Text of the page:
Mind Over Matter

Proper recovery is important to ensure an athlete’s physical health.

by Isabel Glover, Staff Writer

     On January 2, Damar Hamlin, Buffalo Bills safety, went into cardiac arrest after a hard-hitting tackle. Following his collapse, Hamlin wasn’t responsive, but after CPR, his heartbeat was revived on the field. He was then transported to the University of Cincinnati Medical Center in critical condition. Hamlin is doing better now and is back at home. 

     It is not for sure known why Hamlin’s heart stopped but cardiac experts said that the hit to the chest may have sent his heart into arrhythmia. As a direct result of Hamiln’s frightening health scare in the middle of a game, questions and concerns surrounding the health of athletes have become a prevalent topic in the athletic community. 

      Alexa DeClue, STA athletic trainer, talks about the importance of athlete’s physical health and recovery.

     “The main thing is that they [athletes] listen to their body and notice any minor thing that is off,” DeClue said. “It’s warranted to ask a trainer and not let it linger. Also, body stretching, rolling out, all that kind of stuff is really important as well. It’s like maintenance on your machine, which is your body.”

     In DeClue’s experience, she has found it is all too common for athletes to compromise their health for the sake of a sport.

     “There are a lot of those athletes out there,” DeClue said. “Oftentimes, they won’t come to me and those are the athletes that ‘suffer in silence.’ The athletes that do come in, sometimes warranted, are listening to their body.”

     In order to prevent these major injuries, DeClue has found that it is important to do proper recovery after a game or practice.

     “It depends on the activity but staying hydrated and fueling your body properly helps. Stretching before and after you play prevents injury,” DeClue said.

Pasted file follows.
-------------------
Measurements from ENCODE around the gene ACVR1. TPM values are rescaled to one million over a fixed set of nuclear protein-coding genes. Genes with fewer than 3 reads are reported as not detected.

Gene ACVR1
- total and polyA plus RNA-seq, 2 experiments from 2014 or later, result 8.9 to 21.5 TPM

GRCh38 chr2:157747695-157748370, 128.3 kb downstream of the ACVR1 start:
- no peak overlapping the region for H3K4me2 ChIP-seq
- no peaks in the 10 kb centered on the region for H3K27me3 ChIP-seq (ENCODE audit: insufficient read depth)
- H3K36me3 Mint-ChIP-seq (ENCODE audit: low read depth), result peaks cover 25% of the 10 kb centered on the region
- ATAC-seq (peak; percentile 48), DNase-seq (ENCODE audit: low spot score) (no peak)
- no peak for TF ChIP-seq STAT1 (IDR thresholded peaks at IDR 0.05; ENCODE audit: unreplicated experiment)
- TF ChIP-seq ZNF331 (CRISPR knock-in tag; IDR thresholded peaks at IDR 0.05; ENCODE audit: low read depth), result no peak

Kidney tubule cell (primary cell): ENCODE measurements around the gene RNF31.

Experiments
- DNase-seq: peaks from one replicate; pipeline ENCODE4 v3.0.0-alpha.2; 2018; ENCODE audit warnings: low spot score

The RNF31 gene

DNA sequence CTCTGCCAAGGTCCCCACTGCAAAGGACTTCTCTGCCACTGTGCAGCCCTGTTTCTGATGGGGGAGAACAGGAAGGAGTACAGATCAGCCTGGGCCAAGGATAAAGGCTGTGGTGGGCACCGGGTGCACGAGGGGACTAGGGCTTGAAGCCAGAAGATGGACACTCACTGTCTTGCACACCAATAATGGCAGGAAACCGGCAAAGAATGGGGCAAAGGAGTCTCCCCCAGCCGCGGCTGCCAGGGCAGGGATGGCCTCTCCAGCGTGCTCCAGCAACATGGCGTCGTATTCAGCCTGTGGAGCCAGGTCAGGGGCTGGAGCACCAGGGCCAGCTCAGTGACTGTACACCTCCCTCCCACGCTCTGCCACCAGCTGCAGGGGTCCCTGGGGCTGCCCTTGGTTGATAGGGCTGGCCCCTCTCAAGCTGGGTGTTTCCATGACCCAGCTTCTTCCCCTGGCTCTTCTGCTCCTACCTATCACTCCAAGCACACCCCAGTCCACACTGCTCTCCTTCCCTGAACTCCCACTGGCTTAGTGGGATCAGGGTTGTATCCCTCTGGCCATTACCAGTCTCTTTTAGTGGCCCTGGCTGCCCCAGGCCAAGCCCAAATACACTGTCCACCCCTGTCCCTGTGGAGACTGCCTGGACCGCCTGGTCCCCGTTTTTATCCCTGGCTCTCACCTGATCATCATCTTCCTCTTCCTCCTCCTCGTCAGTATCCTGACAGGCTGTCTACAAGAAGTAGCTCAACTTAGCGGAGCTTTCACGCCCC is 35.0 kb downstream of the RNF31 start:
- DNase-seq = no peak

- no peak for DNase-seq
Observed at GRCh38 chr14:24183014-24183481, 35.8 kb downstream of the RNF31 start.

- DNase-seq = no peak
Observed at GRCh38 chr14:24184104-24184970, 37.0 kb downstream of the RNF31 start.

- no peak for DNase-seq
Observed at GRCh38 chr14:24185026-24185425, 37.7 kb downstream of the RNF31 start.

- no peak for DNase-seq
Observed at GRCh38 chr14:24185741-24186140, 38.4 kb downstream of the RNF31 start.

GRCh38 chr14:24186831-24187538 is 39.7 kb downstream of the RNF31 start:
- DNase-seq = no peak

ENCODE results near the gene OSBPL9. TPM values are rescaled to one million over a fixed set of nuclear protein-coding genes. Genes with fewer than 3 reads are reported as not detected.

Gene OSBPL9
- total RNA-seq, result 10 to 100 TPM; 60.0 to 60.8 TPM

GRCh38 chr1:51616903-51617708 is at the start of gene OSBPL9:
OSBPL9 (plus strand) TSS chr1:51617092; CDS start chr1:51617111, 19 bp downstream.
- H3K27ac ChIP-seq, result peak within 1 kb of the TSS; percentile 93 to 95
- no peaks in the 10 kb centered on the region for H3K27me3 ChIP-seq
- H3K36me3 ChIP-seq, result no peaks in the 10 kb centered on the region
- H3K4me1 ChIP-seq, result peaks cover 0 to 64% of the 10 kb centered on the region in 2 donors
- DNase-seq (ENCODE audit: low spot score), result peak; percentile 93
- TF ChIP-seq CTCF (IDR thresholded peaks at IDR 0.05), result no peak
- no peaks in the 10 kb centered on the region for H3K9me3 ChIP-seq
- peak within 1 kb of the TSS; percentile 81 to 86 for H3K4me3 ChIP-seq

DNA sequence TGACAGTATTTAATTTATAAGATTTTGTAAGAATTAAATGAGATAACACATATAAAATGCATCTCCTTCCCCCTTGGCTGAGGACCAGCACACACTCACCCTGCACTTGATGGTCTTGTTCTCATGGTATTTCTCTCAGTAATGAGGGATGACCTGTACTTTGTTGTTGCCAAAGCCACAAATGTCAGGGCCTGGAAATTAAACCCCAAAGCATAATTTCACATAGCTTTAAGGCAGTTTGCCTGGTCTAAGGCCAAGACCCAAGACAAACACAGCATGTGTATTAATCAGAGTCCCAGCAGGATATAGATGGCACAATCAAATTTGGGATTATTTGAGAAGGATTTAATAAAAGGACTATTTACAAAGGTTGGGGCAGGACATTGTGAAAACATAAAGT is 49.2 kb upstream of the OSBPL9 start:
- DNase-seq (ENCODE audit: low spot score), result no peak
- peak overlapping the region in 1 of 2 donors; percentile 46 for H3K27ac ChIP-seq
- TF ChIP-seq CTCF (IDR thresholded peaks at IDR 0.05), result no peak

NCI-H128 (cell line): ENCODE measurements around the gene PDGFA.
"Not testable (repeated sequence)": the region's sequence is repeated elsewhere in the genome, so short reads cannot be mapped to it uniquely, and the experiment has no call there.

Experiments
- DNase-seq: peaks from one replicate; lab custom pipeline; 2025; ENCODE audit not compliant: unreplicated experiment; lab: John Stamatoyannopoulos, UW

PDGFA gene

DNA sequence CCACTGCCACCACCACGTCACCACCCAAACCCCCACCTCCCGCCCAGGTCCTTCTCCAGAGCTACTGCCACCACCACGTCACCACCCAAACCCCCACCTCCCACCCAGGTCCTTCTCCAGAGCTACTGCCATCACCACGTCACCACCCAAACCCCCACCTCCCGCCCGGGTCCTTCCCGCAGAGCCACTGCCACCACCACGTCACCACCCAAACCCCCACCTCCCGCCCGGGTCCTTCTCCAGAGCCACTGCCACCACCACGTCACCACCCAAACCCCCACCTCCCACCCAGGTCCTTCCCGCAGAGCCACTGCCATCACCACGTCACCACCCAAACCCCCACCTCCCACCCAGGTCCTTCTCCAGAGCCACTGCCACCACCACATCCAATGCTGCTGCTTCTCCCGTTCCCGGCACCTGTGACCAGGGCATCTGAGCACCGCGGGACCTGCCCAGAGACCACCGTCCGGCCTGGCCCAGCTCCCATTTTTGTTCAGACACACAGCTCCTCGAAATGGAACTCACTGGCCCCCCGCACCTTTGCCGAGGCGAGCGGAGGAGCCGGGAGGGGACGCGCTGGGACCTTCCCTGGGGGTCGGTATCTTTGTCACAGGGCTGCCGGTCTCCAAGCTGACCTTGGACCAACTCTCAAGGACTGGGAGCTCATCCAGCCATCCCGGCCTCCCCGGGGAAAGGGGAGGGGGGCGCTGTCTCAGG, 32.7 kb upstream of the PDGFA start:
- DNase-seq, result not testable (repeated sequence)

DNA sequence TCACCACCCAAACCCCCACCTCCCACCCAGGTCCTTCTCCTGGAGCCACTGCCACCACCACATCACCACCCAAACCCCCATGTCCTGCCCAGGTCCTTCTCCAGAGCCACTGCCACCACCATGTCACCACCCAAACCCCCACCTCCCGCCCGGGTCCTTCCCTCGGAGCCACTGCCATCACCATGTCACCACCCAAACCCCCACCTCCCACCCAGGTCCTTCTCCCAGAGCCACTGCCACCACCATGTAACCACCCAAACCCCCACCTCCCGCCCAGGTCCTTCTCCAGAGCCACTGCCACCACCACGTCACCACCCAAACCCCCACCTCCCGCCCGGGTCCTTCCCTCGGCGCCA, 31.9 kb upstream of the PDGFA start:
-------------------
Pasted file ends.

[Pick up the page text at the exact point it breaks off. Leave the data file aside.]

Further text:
The phrase “mind over matter” is commonly used to describe the use of willpower to overcome physical problems. Athletes use this expression to lessen the extremity of an injury.  Mind over matter has an effect on athletes’ “need to play.” 

     “When it comes to your health, you have to think long-term and not short-term,” DeClue said. “An athlete’s physical health means more than finishing a sports game.”

     Senior Sophia VanHorn is well acquainted with pain as a direct result of athletics. She broke her foot last year playing soccer.

     “I was practicing at my old [boarding] school, and a teammate stepped on my foot,” VanHorn said. “I broke two bones and tore ligaments in my foot.” 

     As a result of various factors, VanHorn wasn’t initially aware of the severity of her injury.

     “I was away from my parents so they couldn’t see how bad I was hurting,” VanHorn said. 

“I had to rely on the athletic trainers there and they told me it was just a bruise, so I continued to play on it for three months.”

     VanHorn felt immense pressure to continue playing and it was hard for her to stop. 

     “Being one of the older girls on the team, I had a leadership role, and I was the person the younger girls looked up to,” VanHorn said. I felt like if I stopped playing for having a “bruise” as the athletic trainers called it, that wouldn’t be very fair to the team.”

     It is crucial for athletes to get proper recovery when they are injured.  

     “I’m luckily not in any physical therapy,” VanHorn said. “I’ve had two surgeries and had five inch long screws put in to stabilize everything and I got the screws taken out Jan.13. I’ve been going to the gym to try and build my strength and stamina back. It’s been awful taking time for my injury. I’ve been playing soccer since I could walk and I’ve never had more than a two week break.”

     “Pain is like a red flag for your body. Athletes need to take proper precautions and stay in tune with their bodies to ensure physical well-being,” DeClue said.